----------
      Try to make a living, not a killing. -- Utah Phillips
      Don't believe everything you know. -- Bumper sticker
      Everybody is ignorant, only on different subjects. -- Will Rogers
      There are lots of people who mistake their imagination for their memory. - Josh Billings
      Law of Logical Argument - Anything is possible if you don't know what you are talking about.
      Don't own anything you have to feed or paint. - Hood River Blackie

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      • #4
        Spill some Diesel on top,it'll make it smell better than rotten gasoline.

        All kidding aside I was told charcoal scrubbed into a floor will get rid of most foul odors.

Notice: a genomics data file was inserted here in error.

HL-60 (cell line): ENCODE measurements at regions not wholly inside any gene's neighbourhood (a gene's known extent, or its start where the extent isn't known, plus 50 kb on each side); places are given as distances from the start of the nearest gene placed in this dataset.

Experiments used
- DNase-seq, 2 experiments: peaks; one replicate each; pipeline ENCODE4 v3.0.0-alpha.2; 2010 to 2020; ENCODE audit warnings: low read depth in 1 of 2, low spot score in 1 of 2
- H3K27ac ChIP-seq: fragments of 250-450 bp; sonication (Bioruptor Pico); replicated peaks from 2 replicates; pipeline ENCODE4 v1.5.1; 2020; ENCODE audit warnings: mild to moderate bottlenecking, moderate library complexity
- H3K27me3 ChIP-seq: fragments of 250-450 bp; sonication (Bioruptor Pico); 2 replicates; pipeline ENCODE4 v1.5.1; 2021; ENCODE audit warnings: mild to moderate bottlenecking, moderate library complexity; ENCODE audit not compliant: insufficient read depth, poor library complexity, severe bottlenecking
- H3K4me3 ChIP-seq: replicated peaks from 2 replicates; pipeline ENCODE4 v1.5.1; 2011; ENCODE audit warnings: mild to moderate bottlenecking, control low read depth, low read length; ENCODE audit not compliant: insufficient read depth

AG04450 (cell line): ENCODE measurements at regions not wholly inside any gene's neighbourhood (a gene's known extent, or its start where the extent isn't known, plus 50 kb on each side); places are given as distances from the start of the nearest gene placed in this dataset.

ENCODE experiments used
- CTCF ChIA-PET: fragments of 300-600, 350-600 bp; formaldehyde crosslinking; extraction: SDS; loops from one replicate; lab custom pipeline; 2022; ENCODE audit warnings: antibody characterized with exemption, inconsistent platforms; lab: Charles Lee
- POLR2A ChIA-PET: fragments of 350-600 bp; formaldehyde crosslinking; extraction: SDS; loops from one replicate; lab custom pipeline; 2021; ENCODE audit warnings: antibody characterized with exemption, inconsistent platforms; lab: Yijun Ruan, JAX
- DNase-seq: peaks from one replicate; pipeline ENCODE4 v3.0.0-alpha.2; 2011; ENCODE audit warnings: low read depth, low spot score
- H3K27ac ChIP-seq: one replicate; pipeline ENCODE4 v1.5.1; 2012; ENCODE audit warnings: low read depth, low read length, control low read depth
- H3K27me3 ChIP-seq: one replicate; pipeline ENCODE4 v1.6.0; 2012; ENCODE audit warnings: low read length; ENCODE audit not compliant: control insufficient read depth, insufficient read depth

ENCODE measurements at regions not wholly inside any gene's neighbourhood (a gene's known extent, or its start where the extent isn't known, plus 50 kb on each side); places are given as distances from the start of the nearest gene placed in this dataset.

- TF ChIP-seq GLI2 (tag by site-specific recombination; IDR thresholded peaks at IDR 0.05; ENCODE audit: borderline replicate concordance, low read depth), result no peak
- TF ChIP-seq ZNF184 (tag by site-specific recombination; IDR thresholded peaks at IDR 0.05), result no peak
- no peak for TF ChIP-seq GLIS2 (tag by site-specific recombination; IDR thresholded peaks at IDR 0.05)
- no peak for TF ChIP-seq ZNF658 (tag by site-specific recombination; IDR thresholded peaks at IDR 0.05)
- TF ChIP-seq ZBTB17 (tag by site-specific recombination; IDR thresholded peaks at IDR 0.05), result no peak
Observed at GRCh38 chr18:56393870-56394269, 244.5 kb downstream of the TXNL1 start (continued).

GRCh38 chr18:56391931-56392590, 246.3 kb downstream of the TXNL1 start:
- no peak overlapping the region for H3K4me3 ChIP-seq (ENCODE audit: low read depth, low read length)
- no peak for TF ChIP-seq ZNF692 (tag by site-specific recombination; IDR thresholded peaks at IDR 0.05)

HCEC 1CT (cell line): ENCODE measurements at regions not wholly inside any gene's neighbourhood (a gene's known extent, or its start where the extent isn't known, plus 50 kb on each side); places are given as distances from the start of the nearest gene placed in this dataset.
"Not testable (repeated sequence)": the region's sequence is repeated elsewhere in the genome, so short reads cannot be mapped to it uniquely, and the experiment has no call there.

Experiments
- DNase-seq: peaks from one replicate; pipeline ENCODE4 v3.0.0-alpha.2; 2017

I just need one more tool,just one!

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        • #5
          My shop floor is high polished concrete and is sealed as well. If gas or oil sits on it long enough it will soak in and look like a stain. I usually spread some cement powder over the stain and leave it for a few days ocasionally rubbung it in with my foot. Most of the time it will pull the stain. I don't worry about stains too much as it's a shop floor !!! Machines leak a little and your bound to have a few spills, rust stains or drop some heavy block of steel and chip it as well.

          JL.......................

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          • #6
            Gasoline or kerosene or oil is not hard to get rid of. Spread some kerosene on the area where the gas is and then rub it in with a broom. It don't take very much. Then spread floor dry or kitty litter on it about 1/4" to 3/8" thick and leave it for a day or two. Then sweep it up and keep it because it is still good.